SALT LAKE CITY — As Salt Lake City Mayor-elect Erin Mendenhall has waited for her swearing-in ceremony slated for Monday, she’s likened it to sitting on an airplane.

“It’s felt like we’ve been taxiing on the tarmac for a couple months,” she said.

But when her transition committee finalized its work one week before inauguration, Mendenhall said she heard the “engines fire up.”

“We’re about to take off,” she said. “I’m really excited.”

So once the Mendenhall administration lifts off, where will it go? Mendenhall says it’s a journey she’s taking with all Salt Lake City residents — turbulence and all — and she promises to do everything she can to not leave anyone behind.

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“Part of the reason I ran for office for mayor is that I love this city. I have experience that showed me a path to get to a better place for our city, and I am convinced that we can do it,” Mendenhall told the Deseret News, days away from her inauguration ceremony, slated for noon Monday on the steps of City Hall.

“The better path, that future, we’re going to actually make it together,” she said. “So I don’t want to say I hold the entire vision because the community is bringing that vision to us every day.”

Yet what the mayor-elect hopes for is not just a “better” city but a “thriving” city. One that unites diverse communities — from the east and west sides, from those of different faiths and beliefs, from state leaders to city leaders — to find solutions on everything from housing, to homelessness, to air quality, to public transportation, to even the state-versus-city court battle over the controversial Utah Inland Port Authority.

“‘Thriving’ looks like diversity. It looks like vibrancy. It looks like businesses in every business space,” Mendenhall said. “It looks like people walking at night safely. ... But that overall it’s the feeling that Salt Lake City is a unique place, and that we’re in this together.

“Every one of their experiences matter to where we’re going,” she said.

What Mendenhall said she hopes for at the conclusion of her inauguration is that people walk away feeling like they’re headed toward a future “with unlimited possibilities.”

Mendenhall discussed her overarching vision and hopes for her next four years as mayor in an interview with the Deseret News as she commuted Friday from her 9th and 9th neighborhood to City Hall, first hopping on a Utah Transit Authority bus before transferring to a UTA TRAX train near the University of Utah that took her on the final stretch to City Hall.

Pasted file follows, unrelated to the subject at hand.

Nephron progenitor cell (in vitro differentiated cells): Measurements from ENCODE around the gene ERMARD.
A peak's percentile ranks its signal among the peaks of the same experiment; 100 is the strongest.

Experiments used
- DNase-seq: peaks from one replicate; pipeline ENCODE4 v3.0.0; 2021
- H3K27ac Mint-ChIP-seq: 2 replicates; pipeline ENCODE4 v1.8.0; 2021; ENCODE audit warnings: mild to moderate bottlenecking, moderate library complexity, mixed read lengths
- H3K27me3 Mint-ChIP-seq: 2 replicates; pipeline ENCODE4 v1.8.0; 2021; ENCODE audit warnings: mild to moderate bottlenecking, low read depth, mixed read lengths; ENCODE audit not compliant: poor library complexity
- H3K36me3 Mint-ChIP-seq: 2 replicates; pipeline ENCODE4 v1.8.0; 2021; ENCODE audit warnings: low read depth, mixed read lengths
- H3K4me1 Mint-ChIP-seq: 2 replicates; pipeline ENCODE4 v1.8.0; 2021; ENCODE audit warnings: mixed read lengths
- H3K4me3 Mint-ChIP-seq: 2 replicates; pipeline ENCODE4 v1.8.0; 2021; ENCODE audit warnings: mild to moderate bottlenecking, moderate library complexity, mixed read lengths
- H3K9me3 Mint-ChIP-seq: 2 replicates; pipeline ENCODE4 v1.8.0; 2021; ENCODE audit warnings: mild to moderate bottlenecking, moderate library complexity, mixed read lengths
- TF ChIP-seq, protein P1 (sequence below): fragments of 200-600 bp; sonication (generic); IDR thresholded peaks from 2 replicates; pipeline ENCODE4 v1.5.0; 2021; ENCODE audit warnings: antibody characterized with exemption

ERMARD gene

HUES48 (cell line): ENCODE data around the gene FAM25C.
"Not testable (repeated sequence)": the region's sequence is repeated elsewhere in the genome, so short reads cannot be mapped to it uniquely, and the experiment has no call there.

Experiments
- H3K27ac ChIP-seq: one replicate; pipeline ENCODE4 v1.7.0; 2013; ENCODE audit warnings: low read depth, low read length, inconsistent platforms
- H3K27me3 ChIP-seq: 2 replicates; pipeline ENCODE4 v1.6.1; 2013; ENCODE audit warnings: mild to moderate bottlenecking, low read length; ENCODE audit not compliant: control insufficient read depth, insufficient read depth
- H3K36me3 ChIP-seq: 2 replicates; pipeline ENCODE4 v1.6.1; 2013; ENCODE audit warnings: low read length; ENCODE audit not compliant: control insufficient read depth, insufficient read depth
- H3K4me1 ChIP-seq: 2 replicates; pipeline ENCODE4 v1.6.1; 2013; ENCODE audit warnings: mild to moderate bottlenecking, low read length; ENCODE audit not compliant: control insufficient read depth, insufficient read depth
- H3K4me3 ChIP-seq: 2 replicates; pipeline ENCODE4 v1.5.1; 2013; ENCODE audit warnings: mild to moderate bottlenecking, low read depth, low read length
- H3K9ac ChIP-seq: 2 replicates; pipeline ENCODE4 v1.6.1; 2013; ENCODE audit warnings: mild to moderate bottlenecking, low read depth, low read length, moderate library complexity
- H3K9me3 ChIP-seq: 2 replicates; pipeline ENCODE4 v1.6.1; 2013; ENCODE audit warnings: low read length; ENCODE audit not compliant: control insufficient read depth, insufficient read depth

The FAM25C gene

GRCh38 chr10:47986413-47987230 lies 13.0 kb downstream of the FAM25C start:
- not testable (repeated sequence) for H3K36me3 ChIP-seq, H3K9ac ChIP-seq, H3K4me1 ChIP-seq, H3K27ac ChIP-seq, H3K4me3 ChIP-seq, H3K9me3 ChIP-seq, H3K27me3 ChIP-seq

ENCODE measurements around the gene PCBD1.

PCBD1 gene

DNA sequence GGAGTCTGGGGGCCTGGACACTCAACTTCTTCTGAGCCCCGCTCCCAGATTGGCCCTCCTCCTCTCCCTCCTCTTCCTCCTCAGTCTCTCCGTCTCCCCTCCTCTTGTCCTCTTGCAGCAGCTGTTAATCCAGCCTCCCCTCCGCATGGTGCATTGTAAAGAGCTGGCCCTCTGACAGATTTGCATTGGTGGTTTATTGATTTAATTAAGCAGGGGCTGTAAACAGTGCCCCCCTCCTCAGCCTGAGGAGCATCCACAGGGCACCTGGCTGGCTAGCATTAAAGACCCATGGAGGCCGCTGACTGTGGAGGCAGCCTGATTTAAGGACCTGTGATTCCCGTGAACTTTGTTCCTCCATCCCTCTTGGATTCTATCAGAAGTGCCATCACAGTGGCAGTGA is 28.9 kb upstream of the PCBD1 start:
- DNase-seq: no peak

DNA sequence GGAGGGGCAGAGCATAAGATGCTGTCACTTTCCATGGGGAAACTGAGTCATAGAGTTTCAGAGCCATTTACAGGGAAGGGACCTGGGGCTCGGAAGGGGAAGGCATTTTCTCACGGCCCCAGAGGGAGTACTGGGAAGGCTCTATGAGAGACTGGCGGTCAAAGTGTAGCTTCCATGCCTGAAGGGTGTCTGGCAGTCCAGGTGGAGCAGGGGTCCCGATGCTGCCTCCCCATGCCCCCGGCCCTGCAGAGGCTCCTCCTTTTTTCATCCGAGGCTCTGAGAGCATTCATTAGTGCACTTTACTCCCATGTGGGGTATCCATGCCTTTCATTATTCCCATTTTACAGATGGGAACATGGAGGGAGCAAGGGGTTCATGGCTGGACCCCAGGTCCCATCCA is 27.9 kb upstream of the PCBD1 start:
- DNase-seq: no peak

A passionate air quality activist, Mendenhall said she takes public transit or rides her bike when she’s not carpooling kids to school in her electric Nissan Leaf.

On the campaign trail, Mendenhall pitched herself as a data-driven policy wonk with a personal passion for air quality and environmental work and a genuine love for people. She was a teenager when her father died of Hodgkin’s lymphoma, a difficult life event she said has shaped her passion for the “intersection of science and policy” and how policy decisions can impact people’s lives in real ways, including their health.

When Mendenhall hopped off the bus Friday, a pin symbolizing her passion for environmental policy popped off her coat. She quickly retrieved it, pinning it carefully back in place. The silver pin bears the likeness of Rachel Carson, the author of the environmental classic book “Silent Spring” that sparked an environmental movement. Mendenhall called her the “mother of environmental justice,” and among many figures who have inspired her.

Mendenhall has pledged that air quality will be the lens through which she views all issues. And as she takes her seat in the Salt Lake City Mayor’s Office, she’s prepared to go beyond the “low hanging fruit” Salt Lake City has already bitten off for air quality initiatives and to reach for “systematic” changes to work toward a cleaner city.

“I’m ready for that,” she said.

Bracing for challenge

Mendenhall, come Monday, will take the oath of office to succeed Salt Lake City Mayor Jackie Biskupski, who didn’t run for reelection and steps away with mixed reviews after four years of tough decisions, controversial issues, and conflict with the Salt Lake City Council and state leaders.